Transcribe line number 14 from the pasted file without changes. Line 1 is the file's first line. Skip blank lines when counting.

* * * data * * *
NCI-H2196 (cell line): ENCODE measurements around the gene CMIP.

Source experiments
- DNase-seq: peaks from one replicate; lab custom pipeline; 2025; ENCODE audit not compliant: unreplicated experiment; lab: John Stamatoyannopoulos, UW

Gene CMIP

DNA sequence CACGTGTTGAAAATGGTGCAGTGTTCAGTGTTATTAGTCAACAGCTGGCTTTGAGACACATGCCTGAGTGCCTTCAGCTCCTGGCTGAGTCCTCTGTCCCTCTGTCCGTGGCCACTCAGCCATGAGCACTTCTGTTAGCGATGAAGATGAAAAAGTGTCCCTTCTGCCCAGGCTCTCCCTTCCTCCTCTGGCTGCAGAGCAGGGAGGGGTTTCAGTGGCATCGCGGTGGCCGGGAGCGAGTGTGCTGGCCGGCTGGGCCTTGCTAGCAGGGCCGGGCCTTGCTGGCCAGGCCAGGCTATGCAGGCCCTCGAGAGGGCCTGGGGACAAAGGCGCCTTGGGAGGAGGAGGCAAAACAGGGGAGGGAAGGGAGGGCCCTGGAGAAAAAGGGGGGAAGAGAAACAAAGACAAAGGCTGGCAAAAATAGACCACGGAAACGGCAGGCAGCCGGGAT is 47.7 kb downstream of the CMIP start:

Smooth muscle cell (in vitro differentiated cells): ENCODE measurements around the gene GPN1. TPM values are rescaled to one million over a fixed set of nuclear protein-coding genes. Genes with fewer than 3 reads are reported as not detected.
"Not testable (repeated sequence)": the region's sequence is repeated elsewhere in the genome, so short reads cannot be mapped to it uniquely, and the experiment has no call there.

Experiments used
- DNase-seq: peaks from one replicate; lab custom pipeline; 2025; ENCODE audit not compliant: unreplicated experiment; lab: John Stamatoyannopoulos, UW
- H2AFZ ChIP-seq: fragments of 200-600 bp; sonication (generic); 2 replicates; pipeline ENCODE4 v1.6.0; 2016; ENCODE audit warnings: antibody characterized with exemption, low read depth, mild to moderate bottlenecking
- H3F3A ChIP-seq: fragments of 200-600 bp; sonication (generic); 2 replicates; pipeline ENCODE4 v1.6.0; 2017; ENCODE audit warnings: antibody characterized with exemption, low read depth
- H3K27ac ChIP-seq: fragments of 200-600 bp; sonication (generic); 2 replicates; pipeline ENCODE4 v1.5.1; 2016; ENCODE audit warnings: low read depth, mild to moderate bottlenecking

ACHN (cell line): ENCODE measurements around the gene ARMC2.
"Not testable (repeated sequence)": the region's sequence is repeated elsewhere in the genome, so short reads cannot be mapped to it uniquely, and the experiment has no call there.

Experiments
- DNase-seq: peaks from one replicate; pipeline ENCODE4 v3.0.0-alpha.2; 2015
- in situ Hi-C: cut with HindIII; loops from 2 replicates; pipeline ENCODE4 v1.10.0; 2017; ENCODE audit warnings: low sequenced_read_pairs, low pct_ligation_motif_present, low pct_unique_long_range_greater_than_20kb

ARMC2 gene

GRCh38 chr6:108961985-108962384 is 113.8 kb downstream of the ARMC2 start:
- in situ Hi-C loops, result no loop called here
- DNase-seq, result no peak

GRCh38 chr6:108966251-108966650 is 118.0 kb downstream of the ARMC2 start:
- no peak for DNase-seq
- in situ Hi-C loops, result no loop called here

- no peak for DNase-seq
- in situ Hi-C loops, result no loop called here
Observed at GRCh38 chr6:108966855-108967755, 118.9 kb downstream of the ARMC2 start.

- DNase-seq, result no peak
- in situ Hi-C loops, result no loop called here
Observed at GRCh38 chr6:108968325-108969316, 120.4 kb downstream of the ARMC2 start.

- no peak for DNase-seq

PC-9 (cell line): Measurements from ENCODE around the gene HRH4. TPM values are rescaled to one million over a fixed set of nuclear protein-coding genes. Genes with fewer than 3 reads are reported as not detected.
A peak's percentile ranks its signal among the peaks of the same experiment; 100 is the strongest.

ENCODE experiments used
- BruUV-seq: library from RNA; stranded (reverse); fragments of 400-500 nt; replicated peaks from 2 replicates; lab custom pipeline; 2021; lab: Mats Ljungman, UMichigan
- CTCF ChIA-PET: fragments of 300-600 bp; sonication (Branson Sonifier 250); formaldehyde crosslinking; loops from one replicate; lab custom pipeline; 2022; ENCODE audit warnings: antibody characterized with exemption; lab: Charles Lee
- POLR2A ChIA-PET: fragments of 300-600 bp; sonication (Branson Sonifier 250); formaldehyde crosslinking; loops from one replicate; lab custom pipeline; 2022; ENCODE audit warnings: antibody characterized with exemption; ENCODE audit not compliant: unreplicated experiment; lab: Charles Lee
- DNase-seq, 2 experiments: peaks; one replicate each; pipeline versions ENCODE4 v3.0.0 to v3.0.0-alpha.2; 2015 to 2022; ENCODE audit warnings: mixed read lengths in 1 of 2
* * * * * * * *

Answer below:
"Not testable (repeated sequence)": the region's sequence is repeated elsewhere in the genome, so short reads cannot be mapped to it uniquely, and the experiment has no call there.